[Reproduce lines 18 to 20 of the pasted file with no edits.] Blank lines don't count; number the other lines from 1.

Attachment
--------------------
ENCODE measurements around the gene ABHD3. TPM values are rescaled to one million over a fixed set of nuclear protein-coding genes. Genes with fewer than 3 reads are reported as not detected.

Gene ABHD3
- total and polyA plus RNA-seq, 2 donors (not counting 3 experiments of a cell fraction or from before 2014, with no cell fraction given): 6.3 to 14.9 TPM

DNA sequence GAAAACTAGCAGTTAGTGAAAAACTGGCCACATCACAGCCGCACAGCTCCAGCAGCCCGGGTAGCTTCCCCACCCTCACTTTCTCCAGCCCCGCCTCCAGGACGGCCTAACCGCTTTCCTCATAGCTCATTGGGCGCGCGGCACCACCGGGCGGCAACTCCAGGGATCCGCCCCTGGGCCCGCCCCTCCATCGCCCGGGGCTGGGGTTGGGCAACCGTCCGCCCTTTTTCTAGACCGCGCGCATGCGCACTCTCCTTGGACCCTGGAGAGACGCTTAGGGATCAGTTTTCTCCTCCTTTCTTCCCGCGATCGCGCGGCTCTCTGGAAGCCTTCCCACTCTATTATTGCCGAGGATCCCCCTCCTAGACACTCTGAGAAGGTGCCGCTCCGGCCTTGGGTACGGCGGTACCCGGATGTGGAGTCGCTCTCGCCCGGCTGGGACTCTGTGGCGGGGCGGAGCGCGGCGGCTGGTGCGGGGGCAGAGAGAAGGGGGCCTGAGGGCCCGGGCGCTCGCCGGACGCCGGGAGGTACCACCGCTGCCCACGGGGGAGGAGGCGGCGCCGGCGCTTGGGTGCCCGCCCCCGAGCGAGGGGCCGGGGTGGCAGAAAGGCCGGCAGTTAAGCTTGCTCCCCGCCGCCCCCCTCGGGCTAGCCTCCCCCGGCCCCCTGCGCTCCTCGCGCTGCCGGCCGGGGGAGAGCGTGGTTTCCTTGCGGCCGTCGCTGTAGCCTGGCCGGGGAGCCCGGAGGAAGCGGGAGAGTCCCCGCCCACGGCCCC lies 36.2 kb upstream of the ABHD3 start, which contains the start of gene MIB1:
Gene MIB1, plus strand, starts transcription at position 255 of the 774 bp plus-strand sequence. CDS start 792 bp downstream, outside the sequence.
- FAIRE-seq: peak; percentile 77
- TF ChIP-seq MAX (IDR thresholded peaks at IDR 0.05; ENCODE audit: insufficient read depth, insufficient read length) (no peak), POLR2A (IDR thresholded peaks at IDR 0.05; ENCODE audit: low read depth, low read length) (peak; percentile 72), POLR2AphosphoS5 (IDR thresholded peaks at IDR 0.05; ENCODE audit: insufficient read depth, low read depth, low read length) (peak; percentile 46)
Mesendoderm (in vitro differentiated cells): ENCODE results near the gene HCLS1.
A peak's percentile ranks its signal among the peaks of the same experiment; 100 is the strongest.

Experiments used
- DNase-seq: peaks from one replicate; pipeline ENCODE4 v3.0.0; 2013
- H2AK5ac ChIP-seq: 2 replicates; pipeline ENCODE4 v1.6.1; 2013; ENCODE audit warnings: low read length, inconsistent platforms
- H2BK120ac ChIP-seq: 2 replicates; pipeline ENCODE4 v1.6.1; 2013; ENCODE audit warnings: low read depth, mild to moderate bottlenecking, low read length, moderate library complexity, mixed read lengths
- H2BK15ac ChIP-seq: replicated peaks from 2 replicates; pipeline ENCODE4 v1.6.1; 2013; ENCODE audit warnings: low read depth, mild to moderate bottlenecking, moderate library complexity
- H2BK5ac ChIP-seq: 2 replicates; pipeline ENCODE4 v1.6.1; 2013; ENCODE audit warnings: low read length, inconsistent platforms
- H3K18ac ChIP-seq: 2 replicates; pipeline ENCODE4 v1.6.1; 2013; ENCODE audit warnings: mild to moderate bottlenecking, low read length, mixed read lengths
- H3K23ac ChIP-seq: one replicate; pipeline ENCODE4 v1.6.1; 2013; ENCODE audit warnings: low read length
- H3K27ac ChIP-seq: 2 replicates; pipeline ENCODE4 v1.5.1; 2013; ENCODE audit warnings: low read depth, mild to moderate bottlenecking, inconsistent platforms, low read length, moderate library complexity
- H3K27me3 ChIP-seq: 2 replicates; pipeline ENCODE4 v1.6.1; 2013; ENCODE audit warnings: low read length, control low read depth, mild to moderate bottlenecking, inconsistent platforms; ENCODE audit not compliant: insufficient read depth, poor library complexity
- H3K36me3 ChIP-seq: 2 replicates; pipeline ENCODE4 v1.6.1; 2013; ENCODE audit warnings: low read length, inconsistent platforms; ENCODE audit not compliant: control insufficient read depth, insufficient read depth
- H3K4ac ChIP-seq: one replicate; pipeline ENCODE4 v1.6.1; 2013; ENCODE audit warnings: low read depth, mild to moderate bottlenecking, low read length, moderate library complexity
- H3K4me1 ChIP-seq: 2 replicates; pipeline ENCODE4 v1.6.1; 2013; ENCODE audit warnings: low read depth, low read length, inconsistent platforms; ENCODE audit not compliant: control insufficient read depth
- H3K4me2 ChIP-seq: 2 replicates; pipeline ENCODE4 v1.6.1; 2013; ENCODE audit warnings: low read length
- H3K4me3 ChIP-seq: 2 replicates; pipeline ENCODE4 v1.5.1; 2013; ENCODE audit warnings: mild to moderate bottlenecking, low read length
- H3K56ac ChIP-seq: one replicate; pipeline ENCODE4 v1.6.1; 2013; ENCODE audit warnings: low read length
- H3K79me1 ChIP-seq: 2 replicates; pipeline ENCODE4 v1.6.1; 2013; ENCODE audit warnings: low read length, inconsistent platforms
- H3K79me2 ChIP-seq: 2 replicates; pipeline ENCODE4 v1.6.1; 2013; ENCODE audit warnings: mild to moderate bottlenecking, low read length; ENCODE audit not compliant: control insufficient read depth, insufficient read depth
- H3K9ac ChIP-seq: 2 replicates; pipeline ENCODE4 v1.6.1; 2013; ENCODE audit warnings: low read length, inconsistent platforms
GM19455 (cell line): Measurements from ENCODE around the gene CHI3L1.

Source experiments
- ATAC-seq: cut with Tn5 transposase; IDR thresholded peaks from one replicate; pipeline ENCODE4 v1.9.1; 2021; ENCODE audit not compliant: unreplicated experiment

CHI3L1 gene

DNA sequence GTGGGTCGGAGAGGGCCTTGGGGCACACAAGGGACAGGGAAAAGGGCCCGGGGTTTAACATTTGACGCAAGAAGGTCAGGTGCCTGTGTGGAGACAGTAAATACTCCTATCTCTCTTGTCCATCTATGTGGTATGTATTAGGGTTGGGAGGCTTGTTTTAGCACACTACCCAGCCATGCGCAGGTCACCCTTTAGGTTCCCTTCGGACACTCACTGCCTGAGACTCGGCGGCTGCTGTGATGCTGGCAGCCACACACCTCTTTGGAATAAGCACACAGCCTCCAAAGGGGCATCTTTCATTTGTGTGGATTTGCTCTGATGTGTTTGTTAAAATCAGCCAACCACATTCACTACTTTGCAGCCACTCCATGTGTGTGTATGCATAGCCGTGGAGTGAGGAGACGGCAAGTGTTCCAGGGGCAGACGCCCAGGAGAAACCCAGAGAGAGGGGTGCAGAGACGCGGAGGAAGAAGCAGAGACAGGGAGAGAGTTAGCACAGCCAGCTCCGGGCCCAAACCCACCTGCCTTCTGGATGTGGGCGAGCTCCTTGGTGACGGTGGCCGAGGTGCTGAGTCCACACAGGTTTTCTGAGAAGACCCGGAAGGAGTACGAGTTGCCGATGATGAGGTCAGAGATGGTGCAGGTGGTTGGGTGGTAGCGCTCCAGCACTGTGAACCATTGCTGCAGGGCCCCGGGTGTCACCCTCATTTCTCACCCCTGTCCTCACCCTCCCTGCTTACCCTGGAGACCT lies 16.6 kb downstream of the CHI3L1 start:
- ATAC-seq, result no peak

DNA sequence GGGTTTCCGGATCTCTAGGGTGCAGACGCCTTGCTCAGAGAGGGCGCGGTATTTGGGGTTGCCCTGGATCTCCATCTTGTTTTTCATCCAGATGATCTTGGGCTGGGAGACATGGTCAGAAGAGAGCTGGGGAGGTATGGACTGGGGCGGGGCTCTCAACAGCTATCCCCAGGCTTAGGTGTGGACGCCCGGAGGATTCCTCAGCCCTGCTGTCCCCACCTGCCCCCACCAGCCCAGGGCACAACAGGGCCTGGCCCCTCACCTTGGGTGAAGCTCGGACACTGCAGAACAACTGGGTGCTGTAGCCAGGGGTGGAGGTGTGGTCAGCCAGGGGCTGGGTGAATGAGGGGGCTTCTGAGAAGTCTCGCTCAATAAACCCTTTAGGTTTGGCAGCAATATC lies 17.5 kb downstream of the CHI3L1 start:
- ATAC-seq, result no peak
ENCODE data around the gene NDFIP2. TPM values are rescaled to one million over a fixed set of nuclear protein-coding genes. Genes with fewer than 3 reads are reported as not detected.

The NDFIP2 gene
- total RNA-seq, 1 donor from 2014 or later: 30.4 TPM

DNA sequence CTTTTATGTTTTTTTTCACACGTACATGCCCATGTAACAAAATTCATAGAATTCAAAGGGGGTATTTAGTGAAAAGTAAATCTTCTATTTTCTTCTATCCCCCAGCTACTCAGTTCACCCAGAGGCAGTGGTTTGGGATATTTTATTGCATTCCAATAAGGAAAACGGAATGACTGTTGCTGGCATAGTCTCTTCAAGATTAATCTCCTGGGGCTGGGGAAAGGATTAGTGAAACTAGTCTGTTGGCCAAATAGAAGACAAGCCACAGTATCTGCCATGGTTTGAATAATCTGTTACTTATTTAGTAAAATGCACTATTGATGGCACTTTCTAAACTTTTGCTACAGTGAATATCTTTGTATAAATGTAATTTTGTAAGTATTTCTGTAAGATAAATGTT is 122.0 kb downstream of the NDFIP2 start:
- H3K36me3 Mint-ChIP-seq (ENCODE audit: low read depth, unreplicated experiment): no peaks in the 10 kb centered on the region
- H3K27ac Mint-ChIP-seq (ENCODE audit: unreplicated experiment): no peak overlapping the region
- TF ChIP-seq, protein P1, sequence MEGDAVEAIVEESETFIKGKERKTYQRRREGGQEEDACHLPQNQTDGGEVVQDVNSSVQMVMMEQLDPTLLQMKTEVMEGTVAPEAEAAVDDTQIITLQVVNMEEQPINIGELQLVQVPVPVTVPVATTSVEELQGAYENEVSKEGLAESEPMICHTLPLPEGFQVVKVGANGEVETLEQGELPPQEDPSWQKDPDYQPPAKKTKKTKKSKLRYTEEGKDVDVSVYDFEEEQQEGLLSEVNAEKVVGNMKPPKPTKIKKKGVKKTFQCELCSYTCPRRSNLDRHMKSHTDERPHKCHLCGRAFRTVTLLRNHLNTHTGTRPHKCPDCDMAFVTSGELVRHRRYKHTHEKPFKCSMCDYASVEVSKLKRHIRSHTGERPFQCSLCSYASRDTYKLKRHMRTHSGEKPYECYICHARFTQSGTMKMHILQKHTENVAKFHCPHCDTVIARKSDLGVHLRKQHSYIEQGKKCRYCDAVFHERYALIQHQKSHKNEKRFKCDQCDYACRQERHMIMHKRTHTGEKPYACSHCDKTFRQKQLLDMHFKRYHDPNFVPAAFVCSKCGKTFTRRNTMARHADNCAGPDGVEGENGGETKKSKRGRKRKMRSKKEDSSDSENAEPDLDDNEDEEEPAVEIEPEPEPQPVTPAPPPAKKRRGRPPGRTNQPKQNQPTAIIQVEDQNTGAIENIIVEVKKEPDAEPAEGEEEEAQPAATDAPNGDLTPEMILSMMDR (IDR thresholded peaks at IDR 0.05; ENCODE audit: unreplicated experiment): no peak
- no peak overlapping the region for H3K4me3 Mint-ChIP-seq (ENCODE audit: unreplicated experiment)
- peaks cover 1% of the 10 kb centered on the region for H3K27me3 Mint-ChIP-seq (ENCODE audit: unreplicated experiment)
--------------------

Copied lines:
- H3K27ac ChIP-seq: 2 replicates; pipeline ENCODE4 v1.5.1; 2013; ENCODE audit warnings: low read depth, mild to moderate bottlenecking, inconsistent platforms, low read length, moderate library complexity
- H3K27me3 ChIP-seq: 2 replicates; pipeline ENCODE4 v1.6.1; 2013; ENCODE audit warnings: low read length, control low read depth, mild to moderate bottlenecking, inconsistent platforms; ENCODE audit not compliant: insufficient read depth, poor library complexity
- H3K36me3 ChIP-seq: 2 replicates; pipeline ENCODE4 v1.6.1; 2013; ENCODE audit warnings: low read length, inconsistent platforms; ENCODE audit not compliant: control insufficient read depth, insufficient read depth